CHART OF THE DAY: BREAK DANCING. The Real Estate Select Sector Index ($IXE—candlesticks) has outperformed the S&P 500 (SPX—pink) over the last year. However, over the last month, real estate has weakened against the S&P 500 in relative strength (green). Data Sources: ICE, S&P Dow Jones Indices. Data Sources: ICE, S&P Dow Jones Indices. Chart source: The thinkorswim® platform. For illustrative purposes only. Past performance does not guarantee future results.

Three Things to Watch

Safe at Home? Historically, real estate has been a good investment during inflationary times, but recently, the Real Estate Select Sector Index hasn’t been living up to that reputation. Over the last year, the index was outperforming the S&P 500 (SPX), but in the last month, it has fallen 17.5%. Last week I reported that BofA Securities observed that the real estate investment trusts (REITs) that make up the index set a money-outflows record of $2.2 billion the week before the Federal Reserve’s rate announcement.

REITs are struggling with rising interest rates in at least three ways. First, REITs do a lot of borrowing, which means their cost of money is rising. Second, rising rates are weakening residential and commercial real estate markets by making investment more expensive thus pushing out potential buyers. Third, REITs are known for their higher dividend yields, which are completing with higher bond yields. While yields for REITs tend to be higher than bonds, they don’t offer the same degree of safety that most bonds do, particularly in a softening real estate market.

Hammering Home: Looking at a different aspect of the housing market, homebuilders have underperformed the S&P 500 (SPX) over the last year. The S&P Homebuilders Select Industry Index has fallen more than 24% in the last 12 months. It wasn’t long ago that homebuilders were doing great as the pandemic prompted many people to relocate or upgrade their properties. However, high home prices and rising interest rates are narrowing qualification rates for mortgage loans, reducing the number of buyers by 25%, according to the Joel Nelson Group. Additionally, Realtor.com reports that rising real estate inventories are reducing price pressures. This has caused homebuilders to focus on luxury homes and multifamily units.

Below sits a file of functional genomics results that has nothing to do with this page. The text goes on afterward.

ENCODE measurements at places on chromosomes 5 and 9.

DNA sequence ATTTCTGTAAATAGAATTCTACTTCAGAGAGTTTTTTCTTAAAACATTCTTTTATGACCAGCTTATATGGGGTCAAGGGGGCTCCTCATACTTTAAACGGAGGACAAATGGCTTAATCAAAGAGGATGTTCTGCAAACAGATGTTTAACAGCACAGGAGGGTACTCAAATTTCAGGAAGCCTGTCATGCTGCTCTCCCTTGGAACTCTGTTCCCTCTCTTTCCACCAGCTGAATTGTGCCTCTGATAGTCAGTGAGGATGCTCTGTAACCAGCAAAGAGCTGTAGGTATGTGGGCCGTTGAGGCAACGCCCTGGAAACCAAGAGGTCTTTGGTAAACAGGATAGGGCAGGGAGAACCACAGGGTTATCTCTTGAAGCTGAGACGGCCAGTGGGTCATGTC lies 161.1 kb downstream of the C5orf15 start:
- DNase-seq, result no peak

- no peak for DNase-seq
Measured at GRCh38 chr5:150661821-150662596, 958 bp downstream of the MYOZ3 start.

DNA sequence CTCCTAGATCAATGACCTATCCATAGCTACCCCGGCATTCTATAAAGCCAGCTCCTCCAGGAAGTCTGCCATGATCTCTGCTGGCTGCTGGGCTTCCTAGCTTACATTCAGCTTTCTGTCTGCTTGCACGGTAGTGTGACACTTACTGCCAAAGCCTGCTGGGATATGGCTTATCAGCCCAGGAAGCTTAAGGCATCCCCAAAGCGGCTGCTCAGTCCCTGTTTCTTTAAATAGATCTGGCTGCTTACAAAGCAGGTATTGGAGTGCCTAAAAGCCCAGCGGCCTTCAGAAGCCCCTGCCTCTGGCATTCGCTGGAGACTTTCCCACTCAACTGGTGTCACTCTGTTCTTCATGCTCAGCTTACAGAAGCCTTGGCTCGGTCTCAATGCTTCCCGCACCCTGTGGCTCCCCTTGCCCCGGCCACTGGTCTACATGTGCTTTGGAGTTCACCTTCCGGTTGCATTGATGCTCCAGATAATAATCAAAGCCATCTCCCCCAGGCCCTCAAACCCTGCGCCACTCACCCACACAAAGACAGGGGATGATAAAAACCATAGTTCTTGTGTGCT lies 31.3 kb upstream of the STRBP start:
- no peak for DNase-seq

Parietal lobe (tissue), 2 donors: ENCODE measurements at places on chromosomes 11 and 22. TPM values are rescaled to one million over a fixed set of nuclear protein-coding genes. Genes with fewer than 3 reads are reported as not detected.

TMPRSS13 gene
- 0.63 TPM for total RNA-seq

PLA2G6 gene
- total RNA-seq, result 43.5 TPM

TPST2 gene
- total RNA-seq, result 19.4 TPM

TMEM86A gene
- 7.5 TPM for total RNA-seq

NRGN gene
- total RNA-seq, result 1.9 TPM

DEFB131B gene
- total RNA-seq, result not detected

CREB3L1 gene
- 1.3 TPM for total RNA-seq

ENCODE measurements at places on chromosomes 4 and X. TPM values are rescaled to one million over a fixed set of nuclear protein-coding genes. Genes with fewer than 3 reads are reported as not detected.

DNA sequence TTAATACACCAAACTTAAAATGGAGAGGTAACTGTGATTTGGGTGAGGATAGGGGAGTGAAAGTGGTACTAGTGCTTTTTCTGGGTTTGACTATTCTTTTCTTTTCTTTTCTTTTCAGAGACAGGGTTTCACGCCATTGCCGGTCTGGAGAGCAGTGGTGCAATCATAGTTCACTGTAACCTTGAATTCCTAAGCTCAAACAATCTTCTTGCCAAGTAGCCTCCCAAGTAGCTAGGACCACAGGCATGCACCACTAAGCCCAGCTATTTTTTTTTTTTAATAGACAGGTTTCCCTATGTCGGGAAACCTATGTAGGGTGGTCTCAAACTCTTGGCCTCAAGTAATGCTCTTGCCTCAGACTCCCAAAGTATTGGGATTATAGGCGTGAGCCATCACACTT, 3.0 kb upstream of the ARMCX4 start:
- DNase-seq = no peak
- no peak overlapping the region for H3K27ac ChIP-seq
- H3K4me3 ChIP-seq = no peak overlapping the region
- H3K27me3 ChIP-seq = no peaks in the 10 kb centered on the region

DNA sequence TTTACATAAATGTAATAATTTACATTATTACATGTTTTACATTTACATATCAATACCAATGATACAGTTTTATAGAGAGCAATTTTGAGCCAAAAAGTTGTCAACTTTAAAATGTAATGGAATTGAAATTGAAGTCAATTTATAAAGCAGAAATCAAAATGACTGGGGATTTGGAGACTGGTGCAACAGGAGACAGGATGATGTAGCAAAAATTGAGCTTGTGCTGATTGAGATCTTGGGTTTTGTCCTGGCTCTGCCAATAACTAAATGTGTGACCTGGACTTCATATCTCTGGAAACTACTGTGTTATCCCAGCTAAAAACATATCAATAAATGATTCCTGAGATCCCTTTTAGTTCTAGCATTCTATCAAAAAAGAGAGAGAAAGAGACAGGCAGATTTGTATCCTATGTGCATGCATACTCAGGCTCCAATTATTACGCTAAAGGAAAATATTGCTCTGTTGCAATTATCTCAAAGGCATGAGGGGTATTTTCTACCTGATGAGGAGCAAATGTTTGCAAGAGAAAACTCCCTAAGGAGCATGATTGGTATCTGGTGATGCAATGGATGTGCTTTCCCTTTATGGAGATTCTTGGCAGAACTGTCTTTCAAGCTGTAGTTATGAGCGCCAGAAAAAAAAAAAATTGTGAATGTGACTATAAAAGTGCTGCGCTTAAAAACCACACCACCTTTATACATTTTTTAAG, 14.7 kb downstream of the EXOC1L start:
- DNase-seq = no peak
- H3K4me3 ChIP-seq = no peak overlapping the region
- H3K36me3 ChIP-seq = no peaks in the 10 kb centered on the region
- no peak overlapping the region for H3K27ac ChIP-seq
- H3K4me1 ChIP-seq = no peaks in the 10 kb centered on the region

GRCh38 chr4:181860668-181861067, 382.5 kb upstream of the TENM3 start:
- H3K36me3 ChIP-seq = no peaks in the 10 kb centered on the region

From the Ground Up: The S&P 500 Construction Materials industry group broke below its 2021 lows on Monday and hasn’t been able to reclaim those levels. The measure is down more than 24% from its all-time high as investors anticipate slower construction. The S&P 500 Home Improvement Retail industry group broke support last Friday and is now down 28% from its all-time high.

These conditions could be bad news for home retail giants Home Depot (HD) and Lowe’s (LOW), which are set to report earnings next week.

Notable Calendar Items

May 12: Producer Price Index (PPI) and earnings from Brookfield (BAM)

May 13: Michigan Consumer Sentiment and earnings from Honda (HMC)

May 16: Earnings from Take-Two (TTWO) and James Hardie Industries (JHX)

May 17: Retail Sales and earnings from Walmart (WMT) and Home Depot (HD)

May 18: Building permits and earnings from Cisco (CSCO), Lowe’s (LOW), Target (TGT), TJX Companies (TJX), and NetEase (NTES)

Good Trading,

Shawn Cruz

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Key Takeaways

  • Stocks Gyrate as Investors Digest April’s 8.3% Inflation Jump

  • 10-year Treasury Yield Edges Up After Announcement. Is Real Estate Still a Good Investment?

  • Dam Seems to Have Broken on Building Stocks as Pandemic Building Peters Out